07 Dec 2017

Mvula adds white marble rhino to public art

Mvula adds white marble rhino to public art

_Written by Annapaula Vakamuena

At Fidel Castro Street, in the midst of buzzing busy city traffic, students and lectures catching up with the curriculum, is a white rhino, being brought to shape by sculptor Alfeus Mvula right at the entrance of the College of The Art’s main campus.

Mvula has been working on the life size rhino white marble sculpture for over 9 weeks and days he says, as he engraves the final touches, contours and features to the rhino describing it as a tough process bringing to life his biggest sculpture ever. “However I am passionate about working with stone, I’ve loved the process” Mvula says.

The white marble stone is donated by Karibib Mining to Mvula. The original shape of the stone was narrow top to bottom which he says made it easier for him to carve out the animal as it would have taken longer if it was broader. Mvula created the rhino with a manual chisel and hammer he had not power tools. The sculpture is an impulse to start a Namibian public art era as much as it is to create awareness towards the conservation of rhinos in Namibia. It is an addition to the save the rhino fight through public art, it is an advocate for both the preservation and appreciation of Namibia’s wildlife and art.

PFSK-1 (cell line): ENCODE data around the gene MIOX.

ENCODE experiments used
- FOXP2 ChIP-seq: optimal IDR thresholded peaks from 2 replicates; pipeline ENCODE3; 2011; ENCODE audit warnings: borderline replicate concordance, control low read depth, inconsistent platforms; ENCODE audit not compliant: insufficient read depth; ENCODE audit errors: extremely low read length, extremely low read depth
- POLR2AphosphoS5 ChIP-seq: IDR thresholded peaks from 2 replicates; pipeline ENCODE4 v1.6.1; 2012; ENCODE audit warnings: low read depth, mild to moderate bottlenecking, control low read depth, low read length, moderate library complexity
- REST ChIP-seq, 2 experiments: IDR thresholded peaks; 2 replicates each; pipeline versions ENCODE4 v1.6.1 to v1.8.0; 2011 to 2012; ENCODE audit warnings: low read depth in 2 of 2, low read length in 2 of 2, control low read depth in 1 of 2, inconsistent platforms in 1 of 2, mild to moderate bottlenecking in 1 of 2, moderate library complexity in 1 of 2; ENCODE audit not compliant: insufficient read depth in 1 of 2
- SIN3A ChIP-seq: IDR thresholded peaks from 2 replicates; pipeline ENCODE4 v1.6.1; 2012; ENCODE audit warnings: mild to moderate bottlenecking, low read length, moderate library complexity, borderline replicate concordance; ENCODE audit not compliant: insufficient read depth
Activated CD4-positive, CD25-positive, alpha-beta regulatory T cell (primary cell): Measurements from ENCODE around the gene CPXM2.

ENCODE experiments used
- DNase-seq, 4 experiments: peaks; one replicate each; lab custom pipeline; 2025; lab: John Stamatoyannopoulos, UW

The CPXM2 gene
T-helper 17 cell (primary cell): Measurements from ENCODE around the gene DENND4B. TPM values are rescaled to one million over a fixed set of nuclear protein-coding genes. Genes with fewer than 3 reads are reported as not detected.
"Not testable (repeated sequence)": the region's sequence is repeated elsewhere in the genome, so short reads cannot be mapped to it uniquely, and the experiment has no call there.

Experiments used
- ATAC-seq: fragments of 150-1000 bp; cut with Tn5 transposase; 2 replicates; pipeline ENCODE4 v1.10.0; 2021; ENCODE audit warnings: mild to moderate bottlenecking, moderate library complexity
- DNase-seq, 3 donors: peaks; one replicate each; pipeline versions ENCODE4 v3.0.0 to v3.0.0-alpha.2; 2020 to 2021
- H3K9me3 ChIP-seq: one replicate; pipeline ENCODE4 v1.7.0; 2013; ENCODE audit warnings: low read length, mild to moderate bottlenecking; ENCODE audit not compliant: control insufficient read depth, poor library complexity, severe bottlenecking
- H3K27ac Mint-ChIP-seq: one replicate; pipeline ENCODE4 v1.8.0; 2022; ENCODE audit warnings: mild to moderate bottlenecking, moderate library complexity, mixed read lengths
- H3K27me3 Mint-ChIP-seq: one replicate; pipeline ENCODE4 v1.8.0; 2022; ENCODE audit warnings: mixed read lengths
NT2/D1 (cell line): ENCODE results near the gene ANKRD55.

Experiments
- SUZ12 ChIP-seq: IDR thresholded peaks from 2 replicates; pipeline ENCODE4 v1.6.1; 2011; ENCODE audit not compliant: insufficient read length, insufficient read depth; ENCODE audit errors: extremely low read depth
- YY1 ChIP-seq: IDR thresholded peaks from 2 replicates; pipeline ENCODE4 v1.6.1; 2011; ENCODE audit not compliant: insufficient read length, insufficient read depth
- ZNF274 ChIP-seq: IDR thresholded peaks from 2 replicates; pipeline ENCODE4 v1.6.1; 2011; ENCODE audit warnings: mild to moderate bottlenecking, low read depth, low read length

“I want to motivate public art in all forms, be it performing, sculpturing, painting, it is up to us to make history through art,” says Angelika Schroeder, Director of the College of the Art.

In the same vein Snobia Kaputu, Chief Executive officer of the National Art Gallery of Namibia added that Mvula’ s sculpture will serve as an example for the art community, saying that “we need to instigate the tradition of public art.

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